My watch list  

MMDA (psychedelic)

Chemical name 3-methoxy-4,5-Methylenedioxyamphetamine
Chemical formula C11H15NO3
Molecular mass 209.2417 g/mol
Melting point 133-134 °C (hydrochloride)
CAS numbers 13674-05-0
SMILES CC(N)Cc1cc2OCOc2c(c1)OC

MMDA, or 3-methoxy-4,5-methylenedioxyamphetamine, is a stimulant, a psychedelic drug, an entheogen, and an entactogen. It is a substituted Amphetamine and an analogue of MDA, Lophophine and MDMA (Ecstasy). It bears resemblance to the psychopharmacologically active essential oils elemicin and myristicin found in nutmeg. MMDA is most typically taken orally (as pressed tablets) or intranasally (as a powder).

MMDA was written up by Alexander Shulgin in his book, "PiHKAL." Shulgin lists the dosage range of MMDA as 100-250 mg. The first symptoms appear within 30-60 minutes following oral administration. MMDA causes accentuation of feelings such as anxiety, euphoria, loneliness, and loving warmth. MMDA also produces eyes-closed visuals, a state of drowsiness and muscular relaxation, and time distortion. Side effects include moderate mydriasis, dizziness, sensations of heat or cold, and trembling. The imagery is generally realistic, and often related to everyday perception of people, landscapes, or objects. The effects of MMDA usually reach a peak after the first hour following the initial symptoms, and begin to wane during the second hour, and usually completely disappear by the end of the fifth hour.





Dosage: 25-50 mgs

Duration: 8-12 hours

Effects: slow, MDA-like effects, muscle stiffness, inability to defecate


Dosage: unknown

Duration: unknown

Effects: Few to none


Dosage: 20-80 mgs

Duration: 10-16 hours

Effects: mild open-eye visuals, visual enhancement of music, slowing of time, slight diarrhea and body load


Dosage: unknown

Duration: unknown

Effects: Few to none


Dosage: unknown

Duration: unknown

Effects: Few to none


Dosage: 25 mg

Duration: unknown

Effects: Slight tremors

Psychotherapuetic actions

In his 1973 book, "The Healing Journey," Claudio Naranjo explored the psychotherapeutic potential of MMDA. Like MDA, he found that MMDA facilitates communication and suggested it has potential applications in psychotherapy. Worldwide as of 2005, MMDA has not been approved for any human applications.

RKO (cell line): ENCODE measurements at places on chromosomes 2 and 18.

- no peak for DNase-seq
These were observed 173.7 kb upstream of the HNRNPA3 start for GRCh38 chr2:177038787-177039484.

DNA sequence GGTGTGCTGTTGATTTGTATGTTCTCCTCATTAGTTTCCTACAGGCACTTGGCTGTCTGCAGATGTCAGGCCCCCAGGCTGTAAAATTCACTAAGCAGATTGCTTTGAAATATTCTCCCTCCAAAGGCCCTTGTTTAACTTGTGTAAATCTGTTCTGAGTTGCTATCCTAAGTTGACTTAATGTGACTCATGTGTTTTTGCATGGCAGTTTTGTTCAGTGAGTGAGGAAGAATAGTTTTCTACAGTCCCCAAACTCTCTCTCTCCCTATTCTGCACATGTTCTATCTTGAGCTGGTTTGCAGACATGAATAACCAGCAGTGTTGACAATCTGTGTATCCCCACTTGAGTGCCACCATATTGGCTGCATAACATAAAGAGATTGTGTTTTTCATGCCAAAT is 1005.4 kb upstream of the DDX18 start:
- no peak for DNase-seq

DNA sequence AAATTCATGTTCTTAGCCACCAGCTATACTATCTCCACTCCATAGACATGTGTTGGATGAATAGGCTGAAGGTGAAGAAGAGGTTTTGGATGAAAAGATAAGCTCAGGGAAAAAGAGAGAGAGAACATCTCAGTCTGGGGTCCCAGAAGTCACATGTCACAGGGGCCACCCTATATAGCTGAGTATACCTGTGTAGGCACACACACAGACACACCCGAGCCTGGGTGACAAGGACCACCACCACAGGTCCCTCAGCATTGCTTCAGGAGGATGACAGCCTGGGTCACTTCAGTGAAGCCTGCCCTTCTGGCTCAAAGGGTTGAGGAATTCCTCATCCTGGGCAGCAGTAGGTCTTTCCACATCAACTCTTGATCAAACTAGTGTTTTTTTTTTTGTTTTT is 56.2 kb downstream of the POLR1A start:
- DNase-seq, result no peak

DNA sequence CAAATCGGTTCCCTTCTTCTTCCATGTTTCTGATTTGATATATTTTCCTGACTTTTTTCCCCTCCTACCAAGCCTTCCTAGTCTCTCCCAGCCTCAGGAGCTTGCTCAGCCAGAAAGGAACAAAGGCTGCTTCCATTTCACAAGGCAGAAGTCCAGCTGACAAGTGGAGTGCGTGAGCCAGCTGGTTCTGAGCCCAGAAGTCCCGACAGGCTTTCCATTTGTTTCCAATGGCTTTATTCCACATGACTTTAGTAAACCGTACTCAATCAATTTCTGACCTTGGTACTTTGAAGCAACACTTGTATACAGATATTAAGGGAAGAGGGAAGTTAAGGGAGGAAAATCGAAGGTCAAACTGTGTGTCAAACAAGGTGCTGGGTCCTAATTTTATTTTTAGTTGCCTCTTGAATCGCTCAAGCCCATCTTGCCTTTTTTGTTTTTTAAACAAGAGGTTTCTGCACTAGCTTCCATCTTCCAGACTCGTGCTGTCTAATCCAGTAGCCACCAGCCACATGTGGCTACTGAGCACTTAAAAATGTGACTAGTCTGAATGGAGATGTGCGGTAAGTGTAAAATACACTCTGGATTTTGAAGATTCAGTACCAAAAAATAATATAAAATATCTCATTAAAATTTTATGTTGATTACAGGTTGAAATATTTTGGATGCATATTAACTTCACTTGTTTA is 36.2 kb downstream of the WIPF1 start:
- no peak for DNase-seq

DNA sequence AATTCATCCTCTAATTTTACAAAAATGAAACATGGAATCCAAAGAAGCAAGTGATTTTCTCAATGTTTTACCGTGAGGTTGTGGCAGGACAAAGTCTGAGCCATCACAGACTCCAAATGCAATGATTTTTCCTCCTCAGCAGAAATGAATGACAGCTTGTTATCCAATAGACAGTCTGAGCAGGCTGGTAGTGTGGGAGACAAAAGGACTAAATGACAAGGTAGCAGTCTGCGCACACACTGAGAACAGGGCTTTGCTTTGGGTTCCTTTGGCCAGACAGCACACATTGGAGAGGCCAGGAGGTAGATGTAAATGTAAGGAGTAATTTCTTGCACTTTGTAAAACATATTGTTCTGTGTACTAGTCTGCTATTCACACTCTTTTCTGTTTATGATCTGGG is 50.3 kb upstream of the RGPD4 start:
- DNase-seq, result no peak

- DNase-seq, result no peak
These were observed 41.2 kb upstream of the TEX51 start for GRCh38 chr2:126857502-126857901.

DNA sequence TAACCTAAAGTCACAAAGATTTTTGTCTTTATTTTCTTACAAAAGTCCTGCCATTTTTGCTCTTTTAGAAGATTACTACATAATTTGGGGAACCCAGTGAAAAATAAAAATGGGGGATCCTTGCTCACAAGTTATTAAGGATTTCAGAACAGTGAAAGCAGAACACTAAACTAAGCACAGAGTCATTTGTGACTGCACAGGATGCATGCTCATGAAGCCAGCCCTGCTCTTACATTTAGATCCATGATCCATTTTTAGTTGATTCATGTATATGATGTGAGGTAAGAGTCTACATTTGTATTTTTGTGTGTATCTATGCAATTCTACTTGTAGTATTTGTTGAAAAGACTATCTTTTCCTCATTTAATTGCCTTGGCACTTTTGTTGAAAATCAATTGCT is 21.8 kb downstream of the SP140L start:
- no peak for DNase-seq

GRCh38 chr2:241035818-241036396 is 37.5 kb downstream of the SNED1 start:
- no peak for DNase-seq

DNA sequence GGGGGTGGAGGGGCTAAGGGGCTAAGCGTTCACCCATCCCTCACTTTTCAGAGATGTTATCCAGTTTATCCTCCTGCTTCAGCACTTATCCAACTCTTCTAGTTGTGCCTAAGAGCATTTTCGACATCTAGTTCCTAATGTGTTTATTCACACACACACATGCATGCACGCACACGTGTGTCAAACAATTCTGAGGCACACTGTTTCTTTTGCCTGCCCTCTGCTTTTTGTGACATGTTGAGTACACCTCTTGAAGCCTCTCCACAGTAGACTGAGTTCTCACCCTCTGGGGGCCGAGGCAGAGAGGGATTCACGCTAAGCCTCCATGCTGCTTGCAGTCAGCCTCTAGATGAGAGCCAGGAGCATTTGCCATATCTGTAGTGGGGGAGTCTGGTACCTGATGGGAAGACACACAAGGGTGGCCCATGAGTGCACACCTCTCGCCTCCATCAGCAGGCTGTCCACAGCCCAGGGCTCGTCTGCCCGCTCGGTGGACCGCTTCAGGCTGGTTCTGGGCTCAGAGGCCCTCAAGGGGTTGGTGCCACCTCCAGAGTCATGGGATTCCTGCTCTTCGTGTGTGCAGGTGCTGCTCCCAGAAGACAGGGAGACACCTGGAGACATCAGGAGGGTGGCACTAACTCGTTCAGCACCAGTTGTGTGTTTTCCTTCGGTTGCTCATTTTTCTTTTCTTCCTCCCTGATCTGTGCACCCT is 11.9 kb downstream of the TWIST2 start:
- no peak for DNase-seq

The mechanism that produces the psychedelic activity of MMDA has not been definitively established. There are, as of the present time, no reported studies on the human pharmacokinetics or metabolism of MMDA. Based on its structural relationship with other similar drugs for which the pharmacology is known, it is likely that MMDA has multiple mechanisms of action, and probably acts both as a 5HT2A agonist in a similar manner to hallucinogenic amphetamines such as DOM, and also as a serotonin releaser by reversing the direction of the serotonin reuptake transporter in a similar manner to MDMA.


MMDA is classified as a Schedule 1 substance in the United States, and is similarly controlled in other parts of the world. Internationally, MMDA is a Schedule I drug under the Convention on Psychotropic Substances[1].

See also

This article is licensed under the GNU Free Documentation License. It uses material from the Wikipedia article "MMDA_(psychedelic)". A list of authors is available in Wikipedia.
Your browser is not current. Microsoft Internet Explorer 6.0 does not support some functions on Chemie.DE